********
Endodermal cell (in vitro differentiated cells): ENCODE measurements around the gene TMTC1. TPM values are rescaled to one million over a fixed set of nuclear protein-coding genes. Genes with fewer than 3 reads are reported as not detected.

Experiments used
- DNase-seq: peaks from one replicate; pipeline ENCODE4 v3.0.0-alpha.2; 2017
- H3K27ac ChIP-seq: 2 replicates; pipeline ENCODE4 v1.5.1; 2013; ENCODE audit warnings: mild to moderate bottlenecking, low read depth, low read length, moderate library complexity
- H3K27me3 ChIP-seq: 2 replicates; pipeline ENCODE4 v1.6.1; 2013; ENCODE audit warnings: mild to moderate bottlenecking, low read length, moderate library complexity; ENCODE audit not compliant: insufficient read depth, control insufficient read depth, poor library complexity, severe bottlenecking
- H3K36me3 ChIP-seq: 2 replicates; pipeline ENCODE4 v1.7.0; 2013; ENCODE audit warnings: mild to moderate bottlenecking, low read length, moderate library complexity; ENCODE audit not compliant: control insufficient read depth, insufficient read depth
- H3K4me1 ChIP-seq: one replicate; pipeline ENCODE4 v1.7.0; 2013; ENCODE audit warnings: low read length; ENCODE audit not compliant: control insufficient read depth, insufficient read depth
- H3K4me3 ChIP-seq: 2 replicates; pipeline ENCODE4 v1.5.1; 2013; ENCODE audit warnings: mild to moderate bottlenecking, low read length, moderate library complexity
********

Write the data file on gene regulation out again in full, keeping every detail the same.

Endodermal cell (in vitro differentiated cells): ENCODE measurements around the gene TMTC1. TPM values are rescaled to one million over a fixed set of nuclear protein-coding genes. Genes with fewer than 3 reads are reported as not detected.

Experiments used
- DNase-seq: peaks from one replicate; pipeline ENCODE4 v3.0.0-alpha.2; 2017
- H3K27ac ChIP-seq: 2 replicates; pipeline ENCODE4 v1.5.1; 2013; ENCODE audit warnings: mild to moderate bottlenecking, low read depth, low read length, moderate library complexity
- H3K27me3 ChIP-seq: 2 replicates; pipeline ENCODE4 v1.6.1; 2013; ENCODE audit warnings: mild to moderate bottlenecking, low read length, moderate library complexity; ENCODE audit not compliant: insufficient read depth, control insufficient read depth, poor library complexity, severe bottlenecking
- H3K36me3 ChIP-seq: 2 replicates; pipeline ENCODE4 v1.7.0; 2013; ENCODE audit warnings: mild to moderate bottlenecking, low read length, moderate library complexity; ENCODE audit not compliant: control insufficient read depth, insufficient read depth
- H3K4me1 ChIP-seq: one replicate; pipeline ENCODE4 v1.7.0; 2013; ENCODE audit warnings: low read length; ENCODE audit not compliant: control insufficient read depth, insufficient read depth
- H3K4me3 ChIP-seq: 2 replicates; pipeline ENCODE4 v1.5.1; 2013; ENCODE audit warnings: mild to moderate bottlenecking, low read length, moderate library complexity